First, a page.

The first motorcycle crossing was by Robert L. Webb in March 1975. Another four wheel drive crossing was in 1978-1979 by Mark A Smith and his team. Smith and his team drove the 400 km (250 mile) stretch of the gap in 30 days using five stock Jeep CJ-7s. They travelled many miles up the Atrato River via barges. Mark Smith has released his book Driven by a Dream, which documents the crossing.


The first all-land auto crossing was in 1985-1987 by Loren Upton in a CJ-5 Jeep, 741 days to travel 125 miles (201 km) all on land. This crossing is documented in the 1992 Guinness Book of Records. In addition Upton returned in 1995 and became the first to drive a motorcycle, a two-wheel drive Rokon motorcycle, all on land through the Darien Gap, 49 days.

Mark Smith, aka: the father of the Jeep Jamboree, lives up here in Georgetown. I've read his book, it was a fascinating journey through the Darien Gap. I'd love to do it someday, and would in a heartbeat if I thought I could attempt it without getting shot. A couple of the Jeeps that made it through the Gap still motor around town here. They are still all stickered up with their Darien Gap stickers, etc. Super cool.
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Old 02-17-2009, 04:25 PM   #13 (permalink)
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I am in peru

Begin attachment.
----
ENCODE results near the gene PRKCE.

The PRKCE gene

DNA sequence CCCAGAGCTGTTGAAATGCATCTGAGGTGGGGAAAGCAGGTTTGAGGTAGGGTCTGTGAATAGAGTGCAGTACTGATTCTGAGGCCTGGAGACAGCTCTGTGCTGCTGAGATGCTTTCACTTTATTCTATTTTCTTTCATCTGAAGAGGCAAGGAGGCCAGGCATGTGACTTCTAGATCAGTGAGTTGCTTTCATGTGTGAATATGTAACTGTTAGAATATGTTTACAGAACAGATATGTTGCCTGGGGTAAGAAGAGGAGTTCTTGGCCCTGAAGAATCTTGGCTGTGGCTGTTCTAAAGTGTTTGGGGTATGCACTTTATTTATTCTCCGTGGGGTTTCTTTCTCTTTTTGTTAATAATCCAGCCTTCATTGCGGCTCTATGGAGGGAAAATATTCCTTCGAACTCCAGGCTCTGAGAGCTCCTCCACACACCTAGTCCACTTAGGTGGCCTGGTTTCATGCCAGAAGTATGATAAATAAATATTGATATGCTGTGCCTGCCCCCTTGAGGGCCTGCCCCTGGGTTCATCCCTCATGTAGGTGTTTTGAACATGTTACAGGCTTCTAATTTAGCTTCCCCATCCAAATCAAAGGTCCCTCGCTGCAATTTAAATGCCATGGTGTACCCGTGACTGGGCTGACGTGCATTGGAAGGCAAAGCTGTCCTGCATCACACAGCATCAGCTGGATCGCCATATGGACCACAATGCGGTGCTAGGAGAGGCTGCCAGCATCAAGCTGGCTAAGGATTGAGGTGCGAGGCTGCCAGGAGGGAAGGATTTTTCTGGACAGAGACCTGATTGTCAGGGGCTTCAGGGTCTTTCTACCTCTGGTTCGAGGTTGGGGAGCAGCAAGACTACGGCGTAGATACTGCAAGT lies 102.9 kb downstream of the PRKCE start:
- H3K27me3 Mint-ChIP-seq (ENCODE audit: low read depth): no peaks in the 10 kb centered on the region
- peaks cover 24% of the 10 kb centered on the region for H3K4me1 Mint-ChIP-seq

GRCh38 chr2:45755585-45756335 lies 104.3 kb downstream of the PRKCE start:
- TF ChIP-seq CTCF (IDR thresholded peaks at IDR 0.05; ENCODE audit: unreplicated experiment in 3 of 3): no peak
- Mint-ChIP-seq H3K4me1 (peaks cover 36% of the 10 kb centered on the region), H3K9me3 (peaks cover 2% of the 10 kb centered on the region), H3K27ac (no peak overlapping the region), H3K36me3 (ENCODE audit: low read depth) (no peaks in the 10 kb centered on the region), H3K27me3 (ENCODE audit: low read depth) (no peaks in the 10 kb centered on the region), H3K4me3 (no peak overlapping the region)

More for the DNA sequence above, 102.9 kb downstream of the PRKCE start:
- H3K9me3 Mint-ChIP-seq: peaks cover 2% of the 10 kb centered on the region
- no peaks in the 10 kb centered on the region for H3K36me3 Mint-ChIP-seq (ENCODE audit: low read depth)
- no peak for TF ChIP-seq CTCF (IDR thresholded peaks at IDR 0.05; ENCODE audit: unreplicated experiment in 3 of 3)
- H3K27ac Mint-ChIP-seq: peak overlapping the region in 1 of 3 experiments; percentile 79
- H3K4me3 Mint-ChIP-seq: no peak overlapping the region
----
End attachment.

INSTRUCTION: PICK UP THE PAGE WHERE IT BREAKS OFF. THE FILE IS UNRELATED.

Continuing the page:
I took the easy way and flew to Peru. I saw one dodge dakota. Interesting diesel seems to be the engine of preferance in S.America and propane is used to power a lot of the Taxis.

I will post pictures soon. The military has some nice rigs.
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Old 03-26-2009, 07:37 AM   #14 (permalink)
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South America

Lance y Don Pato,

I met some fellas at the EXTREME RALLY FUN RACE VENEZUELA that would also like to go on the voyage
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Old 12-08-2009, 07:57 AM   #15 (permalink)
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Look at

www.twistedandes.com

You will find plenty of help here. We have a forum set up for the Dakkar.

Just type in English ...no worries for the Spanish

And yes spare parts for Dogde and Chevy are not of an issuse , Ford ...kinda expensive..